From time to time, circumstances arise that result in a solid piece of gear being developed. In the mid-1990s, a California officer—whose jurisdiction included three interstates, an international airport, major truck stops and a rail line—identified the need for a new tool. This tool needed to be capable of prying and impromptu breaching, yet functional
Those who cannot remember the past are condemned to repeat it. – George Santayana Like everything else, the military has a three-letter acronym for it—AAR. Its full title is the After Action Review. In less formal terminology, it is a debrief. While we’ve given it a couple of fancy terms of late, it’s something that’s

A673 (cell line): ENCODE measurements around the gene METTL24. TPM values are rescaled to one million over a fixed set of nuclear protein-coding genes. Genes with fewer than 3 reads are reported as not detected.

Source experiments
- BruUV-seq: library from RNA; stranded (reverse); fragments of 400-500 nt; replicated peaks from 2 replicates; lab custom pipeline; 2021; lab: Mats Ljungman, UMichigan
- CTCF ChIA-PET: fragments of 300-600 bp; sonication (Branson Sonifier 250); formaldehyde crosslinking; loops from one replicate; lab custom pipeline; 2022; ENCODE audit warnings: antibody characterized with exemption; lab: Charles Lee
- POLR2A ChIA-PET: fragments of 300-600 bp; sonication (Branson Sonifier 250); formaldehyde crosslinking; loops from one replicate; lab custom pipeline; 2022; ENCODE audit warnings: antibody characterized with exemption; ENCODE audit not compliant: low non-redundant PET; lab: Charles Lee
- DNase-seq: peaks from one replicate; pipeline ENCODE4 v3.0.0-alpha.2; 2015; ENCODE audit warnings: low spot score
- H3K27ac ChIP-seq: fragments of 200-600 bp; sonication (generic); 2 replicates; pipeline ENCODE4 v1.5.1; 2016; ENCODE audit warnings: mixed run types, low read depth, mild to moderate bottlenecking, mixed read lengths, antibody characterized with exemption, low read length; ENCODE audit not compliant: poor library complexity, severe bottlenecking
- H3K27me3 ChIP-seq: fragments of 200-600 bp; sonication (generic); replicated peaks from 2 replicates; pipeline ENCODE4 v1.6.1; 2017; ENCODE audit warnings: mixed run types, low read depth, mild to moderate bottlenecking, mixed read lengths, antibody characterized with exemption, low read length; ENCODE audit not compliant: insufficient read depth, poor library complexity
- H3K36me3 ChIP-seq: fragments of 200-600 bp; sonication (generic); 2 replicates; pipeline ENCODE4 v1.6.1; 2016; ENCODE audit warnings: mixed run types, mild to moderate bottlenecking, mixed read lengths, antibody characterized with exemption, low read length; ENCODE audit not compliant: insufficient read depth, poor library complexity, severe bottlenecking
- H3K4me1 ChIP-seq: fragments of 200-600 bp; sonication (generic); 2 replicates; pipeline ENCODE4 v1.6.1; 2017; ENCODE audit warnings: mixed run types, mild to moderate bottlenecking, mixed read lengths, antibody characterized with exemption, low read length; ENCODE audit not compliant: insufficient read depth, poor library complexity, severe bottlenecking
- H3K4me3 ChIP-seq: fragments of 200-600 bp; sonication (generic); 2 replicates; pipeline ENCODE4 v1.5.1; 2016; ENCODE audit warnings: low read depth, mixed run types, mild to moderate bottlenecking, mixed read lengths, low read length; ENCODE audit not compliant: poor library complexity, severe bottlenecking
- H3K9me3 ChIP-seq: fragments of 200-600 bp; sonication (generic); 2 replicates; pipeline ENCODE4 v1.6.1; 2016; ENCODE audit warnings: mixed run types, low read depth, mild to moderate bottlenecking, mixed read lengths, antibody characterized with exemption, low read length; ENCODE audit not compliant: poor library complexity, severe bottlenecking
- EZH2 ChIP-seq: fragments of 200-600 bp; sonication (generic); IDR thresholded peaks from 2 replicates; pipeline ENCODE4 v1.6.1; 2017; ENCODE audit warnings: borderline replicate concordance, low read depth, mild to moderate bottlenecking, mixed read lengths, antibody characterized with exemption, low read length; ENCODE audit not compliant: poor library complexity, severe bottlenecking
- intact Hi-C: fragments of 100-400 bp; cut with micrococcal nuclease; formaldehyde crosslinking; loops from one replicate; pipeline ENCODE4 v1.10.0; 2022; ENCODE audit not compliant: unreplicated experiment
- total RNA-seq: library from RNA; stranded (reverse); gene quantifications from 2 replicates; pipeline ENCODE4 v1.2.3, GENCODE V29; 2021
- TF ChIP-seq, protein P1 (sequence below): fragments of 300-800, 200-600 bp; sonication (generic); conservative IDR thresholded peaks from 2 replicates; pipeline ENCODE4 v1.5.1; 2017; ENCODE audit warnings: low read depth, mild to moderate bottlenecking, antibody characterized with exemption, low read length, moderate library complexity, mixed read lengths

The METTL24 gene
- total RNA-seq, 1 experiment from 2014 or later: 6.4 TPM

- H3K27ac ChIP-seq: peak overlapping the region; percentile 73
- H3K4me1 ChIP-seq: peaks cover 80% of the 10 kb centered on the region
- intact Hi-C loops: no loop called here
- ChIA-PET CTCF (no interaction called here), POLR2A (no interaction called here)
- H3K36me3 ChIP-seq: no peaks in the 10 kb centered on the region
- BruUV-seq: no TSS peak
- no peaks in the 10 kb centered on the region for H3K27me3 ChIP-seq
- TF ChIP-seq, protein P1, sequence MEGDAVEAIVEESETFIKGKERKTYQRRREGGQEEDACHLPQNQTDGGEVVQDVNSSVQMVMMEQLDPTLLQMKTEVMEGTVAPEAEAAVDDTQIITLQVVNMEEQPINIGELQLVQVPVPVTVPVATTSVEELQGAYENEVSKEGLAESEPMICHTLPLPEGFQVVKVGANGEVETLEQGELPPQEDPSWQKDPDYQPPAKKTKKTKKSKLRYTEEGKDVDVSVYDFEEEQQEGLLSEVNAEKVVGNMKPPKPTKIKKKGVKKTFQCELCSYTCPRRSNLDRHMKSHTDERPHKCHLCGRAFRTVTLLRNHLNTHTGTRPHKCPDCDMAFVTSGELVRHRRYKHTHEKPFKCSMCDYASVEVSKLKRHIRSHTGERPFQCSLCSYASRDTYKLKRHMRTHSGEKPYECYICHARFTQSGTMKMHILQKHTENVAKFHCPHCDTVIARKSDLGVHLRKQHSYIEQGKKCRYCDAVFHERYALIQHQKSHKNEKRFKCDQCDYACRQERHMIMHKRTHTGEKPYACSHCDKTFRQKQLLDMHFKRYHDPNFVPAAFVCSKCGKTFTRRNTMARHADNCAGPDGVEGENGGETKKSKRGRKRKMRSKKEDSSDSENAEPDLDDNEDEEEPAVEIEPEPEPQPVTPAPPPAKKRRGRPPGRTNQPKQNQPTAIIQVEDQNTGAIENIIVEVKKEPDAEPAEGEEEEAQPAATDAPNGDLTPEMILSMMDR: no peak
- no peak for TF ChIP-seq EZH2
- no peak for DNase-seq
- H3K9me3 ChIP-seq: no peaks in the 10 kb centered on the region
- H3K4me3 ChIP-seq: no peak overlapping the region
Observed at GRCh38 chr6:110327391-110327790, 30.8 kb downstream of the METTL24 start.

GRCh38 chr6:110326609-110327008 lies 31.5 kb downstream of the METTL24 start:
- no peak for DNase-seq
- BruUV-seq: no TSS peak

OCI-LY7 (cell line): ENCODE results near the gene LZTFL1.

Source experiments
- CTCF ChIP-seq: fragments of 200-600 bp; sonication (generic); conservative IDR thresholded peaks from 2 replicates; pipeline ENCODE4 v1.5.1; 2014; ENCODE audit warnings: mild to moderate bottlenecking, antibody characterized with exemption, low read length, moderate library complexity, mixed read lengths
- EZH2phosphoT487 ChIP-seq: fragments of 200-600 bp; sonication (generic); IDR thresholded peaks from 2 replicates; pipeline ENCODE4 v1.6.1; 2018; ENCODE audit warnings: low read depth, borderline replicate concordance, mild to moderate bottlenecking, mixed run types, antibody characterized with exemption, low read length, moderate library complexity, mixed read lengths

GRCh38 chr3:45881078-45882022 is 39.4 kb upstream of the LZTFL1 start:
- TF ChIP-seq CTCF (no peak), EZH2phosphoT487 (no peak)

After early uses by the Israelis at Entebbe, the West Germans in Mogadishu and the British at Princes Gate, the idea of using a very bright and loud noise to distract the Bad Guys before coming through their door spread to American law enforcement tactical teams.